And for starters, we’ll start with perhaps the most popular of all the timeline templates.

Debunking The Split Timeline Theory

The Split Timeline Theory, as we all know, comes from the belief that there are two separate and divergent endings of Ocarina of Time, the “adult ending” and the “child ending.” Both endings then diverge and run their own separate paths, independent of one another. The child ending, which fragments from the adult timeline when Link returns from the future, need not follow the future history that the adult timeline follows. But let’s abstract away the specifics events in Zelda and state scientifically what this means.

If I am in a universe where the Split Timeline Theory holds, when I am born into the world, I exist within my original, native timeline; we’ll call that Timeline A. Somewhere along that timeline, some event X happens. It could be that someone gets killed, someone conquers the world, a boy falls in love with a girl, or someone never gets told some crucial piece of information that would change ones life forever. Event X could literally be anything. Then, at some date after X happens, I decide to go back in time and somehow prevent X from happening, thus replacing X with the complement event NOT(X) (which I will denote as ¬X, since ¬ means “not”). The moment I do this, the timeline splits into two separate timelines, one where X happens and one where ¬X happens. The former, of course, is Timeline A; the latter we’ll call Timeline B. At this point, I am now trapped within Timeline B and can never rejoin Timeline A because the future of Timeline A is changed because X failed to happen. Even though I experienced the future of Timeline A and know what will eventually happen in the future of Timeline A, I’m not a part of it anymore because my future will be different. I will never again be able to experience Event X because it never happened in my timeline. The timeline is split into two, and that’s that.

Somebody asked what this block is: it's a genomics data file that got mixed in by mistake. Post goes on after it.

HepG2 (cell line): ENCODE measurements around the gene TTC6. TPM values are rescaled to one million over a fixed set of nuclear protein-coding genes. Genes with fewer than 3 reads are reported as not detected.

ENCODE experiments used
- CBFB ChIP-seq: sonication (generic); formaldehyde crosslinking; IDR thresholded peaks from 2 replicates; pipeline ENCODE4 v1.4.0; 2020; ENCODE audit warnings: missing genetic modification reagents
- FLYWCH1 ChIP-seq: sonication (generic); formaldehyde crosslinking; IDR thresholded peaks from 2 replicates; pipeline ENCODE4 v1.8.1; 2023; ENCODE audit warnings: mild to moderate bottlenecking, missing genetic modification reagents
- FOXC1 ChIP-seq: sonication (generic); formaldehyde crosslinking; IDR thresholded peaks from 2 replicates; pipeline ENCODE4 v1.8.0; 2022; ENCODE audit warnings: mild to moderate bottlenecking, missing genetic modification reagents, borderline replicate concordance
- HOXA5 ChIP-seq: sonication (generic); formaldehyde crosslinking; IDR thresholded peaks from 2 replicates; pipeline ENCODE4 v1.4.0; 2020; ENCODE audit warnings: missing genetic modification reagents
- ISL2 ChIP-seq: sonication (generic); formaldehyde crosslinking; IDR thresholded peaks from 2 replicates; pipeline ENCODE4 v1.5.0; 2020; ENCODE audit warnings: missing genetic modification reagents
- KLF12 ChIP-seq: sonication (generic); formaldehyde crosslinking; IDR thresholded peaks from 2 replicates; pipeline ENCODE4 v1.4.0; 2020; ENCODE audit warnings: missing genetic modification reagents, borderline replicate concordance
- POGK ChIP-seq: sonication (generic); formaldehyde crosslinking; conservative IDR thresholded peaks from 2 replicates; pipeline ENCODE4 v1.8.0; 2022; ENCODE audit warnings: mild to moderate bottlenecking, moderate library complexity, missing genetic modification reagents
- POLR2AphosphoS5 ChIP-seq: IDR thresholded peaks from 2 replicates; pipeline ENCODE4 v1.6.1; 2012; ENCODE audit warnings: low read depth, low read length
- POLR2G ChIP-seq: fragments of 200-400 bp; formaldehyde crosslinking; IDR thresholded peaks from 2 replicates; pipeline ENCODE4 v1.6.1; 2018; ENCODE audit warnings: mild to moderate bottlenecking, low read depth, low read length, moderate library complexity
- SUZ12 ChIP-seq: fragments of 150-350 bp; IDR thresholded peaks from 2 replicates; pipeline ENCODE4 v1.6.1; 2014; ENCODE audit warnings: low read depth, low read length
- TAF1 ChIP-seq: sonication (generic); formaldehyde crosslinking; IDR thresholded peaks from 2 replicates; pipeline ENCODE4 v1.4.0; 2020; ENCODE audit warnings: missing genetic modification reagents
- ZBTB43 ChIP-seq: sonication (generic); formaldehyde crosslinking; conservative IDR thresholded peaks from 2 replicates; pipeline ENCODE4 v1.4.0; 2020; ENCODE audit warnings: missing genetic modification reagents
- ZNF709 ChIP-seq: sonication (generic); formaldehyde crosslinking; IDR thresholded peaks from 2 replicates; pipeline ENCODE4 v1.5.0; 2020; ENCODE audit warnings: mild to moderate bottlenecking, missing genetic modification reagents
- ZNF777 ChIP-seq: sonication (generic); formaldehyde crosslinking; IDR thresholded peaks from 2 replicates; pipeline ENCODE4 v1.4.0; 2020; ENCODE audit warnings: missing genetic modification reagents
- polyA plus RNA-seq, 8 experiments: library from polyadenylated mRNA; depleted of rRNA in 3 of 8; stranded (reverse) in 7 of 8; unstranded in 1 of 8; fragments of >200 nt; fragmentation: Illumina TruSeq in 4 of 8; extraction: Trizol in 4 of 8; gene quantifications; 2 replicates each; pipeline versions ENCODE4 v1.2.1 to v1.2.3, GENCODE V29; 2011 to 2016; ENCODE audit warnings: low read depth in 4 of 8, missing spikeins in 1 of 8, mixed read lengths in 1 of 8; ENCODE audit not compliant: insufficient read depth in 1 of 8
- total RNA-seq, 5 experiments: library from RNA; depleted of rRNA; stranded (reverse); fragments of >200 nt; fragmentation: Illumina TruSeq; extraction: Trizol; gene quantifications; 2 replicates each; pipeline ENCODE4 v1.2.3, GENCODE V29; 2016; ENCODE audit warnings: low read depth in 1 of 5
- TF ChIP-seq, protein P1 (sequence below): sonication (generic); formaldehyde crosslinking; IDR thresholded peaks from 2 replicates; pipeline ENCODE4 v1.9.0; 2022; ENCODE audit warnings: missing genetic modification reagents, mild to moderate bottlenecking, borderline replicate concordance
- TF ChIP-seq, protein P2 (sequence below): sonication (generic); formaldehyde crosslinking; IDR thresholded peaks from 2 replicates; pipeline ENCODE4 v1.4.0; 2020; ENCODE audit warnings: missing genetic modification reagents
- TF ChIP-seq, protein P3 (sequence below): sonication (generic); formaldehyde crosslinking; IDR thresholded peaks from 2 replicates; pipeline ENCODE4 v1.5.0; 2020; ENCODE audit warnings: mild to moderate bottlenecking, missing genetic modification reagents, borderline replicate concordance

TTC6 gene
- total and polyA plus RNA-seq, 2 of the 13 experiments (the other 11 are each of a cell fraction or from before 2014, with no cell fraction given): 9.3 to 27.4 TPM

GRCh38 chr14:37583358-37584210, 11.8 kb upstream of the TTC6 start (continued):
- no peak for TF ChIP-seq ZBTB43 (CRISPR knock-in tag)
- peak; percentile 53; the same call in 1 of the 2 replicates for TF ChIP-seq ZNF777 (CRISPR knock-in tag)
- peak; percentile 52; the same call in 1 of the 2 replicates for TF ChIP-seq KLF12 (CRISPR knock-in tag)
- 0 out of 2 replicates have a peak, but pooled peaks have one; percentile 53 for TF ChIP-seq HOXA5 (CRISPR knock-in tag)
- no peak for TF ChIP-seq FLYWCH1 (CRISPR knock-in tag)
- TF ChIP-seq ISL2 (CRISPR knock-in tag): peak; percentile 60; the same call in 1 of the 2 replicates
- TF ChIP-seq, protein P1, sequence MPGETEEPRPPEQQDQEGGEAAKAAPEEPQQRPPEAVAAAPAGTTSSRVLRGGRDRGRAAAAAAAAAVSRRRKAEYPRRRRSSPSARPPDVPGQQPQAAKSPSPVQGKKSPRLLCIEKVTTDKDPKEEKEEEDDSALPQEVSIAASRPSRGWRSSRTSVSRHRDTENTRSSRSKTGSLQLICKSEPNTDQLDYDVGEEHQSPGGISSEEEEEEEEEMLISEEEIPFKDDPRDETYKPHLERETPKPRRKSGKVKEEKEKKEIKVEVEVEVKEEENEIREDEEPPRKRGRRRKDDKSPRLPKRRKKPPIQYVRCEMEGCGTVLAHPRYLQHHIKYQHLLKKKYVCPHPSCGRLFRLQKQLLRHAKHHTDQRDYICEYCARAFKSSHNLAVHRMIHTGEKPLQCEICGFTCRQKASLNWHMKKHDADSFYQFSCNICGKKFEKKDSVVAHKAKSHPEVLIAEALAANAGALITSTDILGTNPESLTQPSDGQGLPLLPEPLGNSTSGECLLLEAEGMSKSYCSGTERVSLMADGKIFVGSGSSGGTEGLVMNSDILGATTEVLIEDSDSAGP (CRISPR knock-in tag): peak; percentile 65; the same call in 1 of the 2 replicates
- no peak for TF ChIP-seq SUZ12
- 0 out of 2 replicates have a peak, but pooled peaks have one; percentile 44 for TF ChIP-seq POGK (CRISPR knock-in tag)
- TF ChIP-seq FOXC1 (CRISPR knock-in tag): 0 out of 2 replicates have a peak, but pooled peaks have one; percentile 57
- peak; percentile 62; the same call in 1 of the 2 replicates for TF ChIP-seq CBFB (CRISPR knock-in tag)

For those of you who have played Chrono Cross, you know exactly what I’m talking about.

Now let’s just see what happens if we try to fit the Song of Storms into the Split Timeline Theory. Link starts in the normal timeline, Timeline A. However, X in this case would be Link never teaching the Guru-Guru Man the song. Before you question that, think about it. Once we “learn” the Song of Storms from the future, Link then comes back in time to teach it to the Guru-Guru Man, thus creating a split in the timeline. This is event ¬X! So X must be the opposite case, that the Guru-Guru Man never knew about the Song of Storms… but he clearly did know about the Song of Storms in the future of the original timeline! That’s a huge contradiction, and so I have to respond with a loud OBJECTION! The Guru-Guru Man is living proof that the Split Timeline Theory is bunk.

Yes, I know, I know… you’ve already started typing your rebuttals. I know. I’ll get to some of your concerns later. But we’ve got two more timeline templates to explore first. So let’s move on.

Two Different Single Timeline Theories

So if we then presume that the Split Timeline Theory is properly debunked, that leaves us with the only alternative. If we can’t have multiple timelines, we must have one, leaving us with the Single Timeline Theory, and that’s the next thing on the docket to debunk. However, the Single Timeline Theory is… a teensy bit more broad than the Split Timeline Theory. There’s more room for play when it comes to how we deal with the future. After all, if we’re going to allow time travel within a single timeline, we’ve got to do something with that inconvenient future history… but given that we don’t know what would happen to our own real-world timeline in such a case, our imaginations become free to come up with our own explanations. As far as I can tell from perusing through the popular Zelda timelines in this vein, there are two primary ideas on how to deal with that, thus creating two different Single Timeline Theory templates.